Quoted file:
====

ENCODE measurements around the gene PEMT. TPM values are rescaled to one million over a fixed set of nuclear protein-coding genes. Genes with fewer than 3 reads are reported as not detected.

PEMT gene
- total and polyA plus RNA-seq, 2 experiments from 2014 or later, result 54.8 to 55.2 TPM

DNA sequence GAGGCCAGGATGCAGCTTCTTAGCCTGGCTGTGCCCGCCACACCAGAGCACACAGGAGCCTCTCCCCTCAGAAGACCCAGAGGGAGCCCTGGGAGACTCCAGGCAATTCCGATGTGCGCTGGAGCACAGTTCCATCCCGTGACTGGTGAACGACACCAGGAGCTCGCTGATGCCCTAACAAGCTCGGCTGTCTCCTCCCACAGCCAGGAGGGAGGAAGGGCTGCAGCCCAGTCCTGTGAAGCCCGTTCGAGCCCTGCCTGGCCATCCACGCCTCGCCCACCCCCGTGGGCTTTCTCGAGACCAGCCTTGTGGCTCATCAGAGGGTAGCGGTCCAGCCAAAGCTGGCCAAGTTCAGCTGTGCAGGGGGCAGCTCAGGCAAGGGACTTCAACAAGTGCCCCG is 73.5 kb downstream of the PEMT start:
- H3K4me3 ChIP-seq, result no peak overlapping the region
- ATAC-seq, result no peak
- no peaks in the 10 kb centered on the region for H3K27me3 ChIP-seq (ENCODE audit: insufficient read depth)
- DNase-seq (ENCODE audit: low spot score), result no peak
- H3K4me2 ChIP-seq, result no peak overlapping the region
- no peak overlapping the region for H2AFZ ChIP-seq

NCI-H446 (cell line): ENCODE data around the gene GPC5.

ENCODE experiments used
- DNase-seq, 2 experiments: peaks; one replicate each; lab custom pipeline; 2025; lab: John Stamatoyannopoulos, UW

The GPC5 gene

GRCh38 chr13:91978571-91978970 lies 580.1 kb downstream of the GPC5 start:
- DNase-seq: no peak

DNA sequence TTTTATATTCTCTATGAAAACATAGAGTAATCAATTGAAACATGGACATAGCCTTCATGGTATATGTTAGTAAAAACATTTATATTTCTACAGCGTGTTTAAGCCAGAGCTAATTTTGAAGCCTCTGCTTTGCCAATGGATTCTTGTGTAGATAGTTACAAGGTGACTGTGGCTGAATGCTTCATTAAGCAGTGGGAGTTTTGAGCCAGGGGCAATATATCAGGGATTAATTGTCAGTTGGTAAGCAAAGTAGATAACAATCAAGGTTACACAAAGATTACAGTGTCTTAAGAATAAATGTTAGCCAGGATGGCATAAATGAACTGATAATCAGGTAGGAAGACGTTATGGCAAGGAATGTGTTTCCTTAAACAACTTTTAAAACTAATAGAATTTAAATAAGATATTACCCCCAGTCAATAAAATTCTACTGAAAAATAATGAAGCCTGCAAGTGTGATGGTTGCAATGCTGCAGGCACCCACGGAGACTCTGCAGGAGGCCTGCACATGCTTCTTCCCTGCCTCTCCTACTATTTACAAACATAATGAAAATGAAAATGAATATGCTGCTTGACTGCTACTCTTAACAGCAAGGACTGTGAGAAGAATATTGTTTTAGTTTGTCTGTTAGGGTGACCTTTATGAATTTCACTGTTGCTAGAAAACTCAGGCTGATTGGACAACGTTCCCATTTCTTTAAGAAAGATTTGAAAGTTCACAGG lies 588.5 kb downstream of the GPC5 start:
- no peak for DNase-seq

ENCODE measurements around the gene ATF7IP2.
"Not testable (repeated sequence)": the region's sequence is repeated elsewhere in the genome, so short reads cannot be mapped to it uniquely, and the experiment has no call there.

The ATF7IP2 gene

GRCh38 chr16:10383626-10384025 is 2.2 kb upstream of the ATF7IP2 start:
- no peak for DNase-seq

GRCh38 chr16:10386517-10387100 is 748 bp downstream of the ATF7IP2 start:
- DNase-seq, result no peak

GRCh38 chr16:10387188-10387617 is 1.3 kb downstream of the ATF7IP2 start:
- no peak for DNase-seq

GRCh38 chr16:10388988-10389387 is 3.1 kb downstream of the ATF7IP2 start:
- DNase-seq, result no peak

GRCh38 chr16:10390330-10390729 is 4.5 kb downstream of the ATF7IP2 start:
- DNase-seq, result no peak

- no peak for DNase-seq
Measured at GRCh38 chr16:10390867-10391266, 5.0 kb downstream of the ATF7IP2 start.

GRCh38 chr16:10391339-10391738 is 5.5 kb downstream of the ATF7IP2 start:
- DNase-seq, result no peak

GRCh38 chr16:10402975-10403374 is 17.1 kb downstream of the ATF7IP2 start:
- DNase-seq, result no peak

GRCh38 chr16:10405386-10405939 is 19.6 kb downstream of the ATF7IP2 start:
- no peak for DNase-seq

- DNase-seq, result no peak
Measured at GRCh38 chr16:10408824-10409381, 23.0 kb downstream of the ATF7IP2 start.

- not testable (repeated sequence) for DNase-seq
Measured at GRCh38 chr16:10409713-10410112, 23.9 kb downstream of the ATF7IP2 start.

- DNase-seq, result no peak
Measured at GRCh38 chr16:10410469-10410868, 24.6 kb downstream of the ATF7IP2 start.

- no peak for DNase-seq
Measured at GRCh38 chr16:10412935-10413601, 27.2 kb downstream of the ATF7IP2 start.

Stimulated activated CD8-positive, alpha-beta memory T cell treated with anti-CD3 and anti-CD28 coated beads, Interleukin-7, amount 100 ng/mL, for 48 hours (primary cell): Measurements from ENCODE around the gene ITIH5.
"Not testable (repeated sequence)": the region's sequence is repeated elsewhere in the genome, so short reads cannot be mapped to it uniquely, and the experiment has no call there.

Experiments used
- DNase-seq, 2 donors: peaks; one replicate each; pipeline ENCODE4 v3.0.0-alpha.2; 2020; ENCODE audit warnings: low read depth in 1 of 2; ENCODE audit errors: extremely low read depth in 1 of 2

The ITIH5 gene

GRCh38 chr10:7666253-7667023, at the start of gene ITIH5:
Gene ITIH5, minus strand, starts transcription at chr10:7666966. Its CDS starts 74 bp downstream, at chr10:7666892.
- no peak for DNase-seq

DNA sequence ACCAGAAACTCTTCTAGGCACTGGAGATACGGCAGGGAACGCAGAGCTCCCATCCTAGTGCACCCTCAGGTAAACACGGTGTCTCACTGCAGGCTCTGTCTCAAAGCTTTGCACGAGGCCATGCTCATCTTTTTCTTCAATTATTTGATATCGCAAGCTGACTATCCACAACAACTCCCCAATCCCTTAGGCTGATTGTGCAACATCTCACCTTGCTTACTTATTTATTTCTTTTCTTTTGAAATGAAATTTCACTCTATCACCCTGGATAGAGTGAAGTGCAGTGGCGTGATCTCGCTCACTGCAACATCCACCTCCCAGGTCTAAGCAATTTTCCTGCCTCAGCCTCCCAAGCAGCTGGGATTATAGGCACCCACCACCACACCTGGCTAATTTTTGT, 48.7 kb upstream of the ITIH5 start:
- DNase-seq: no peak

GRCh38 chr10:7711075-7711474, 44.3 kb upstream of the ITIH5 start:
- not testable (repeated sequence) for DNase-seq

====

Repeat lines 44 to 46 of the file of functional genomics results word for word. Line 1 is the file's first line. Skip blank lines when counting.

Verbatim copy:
- DNase-seq, result no peak
Measured at GRCh38 chr16:10410469-10410868, 24.6 kb downstream of the ATF7IP2 start.

- no peak for DNase-seq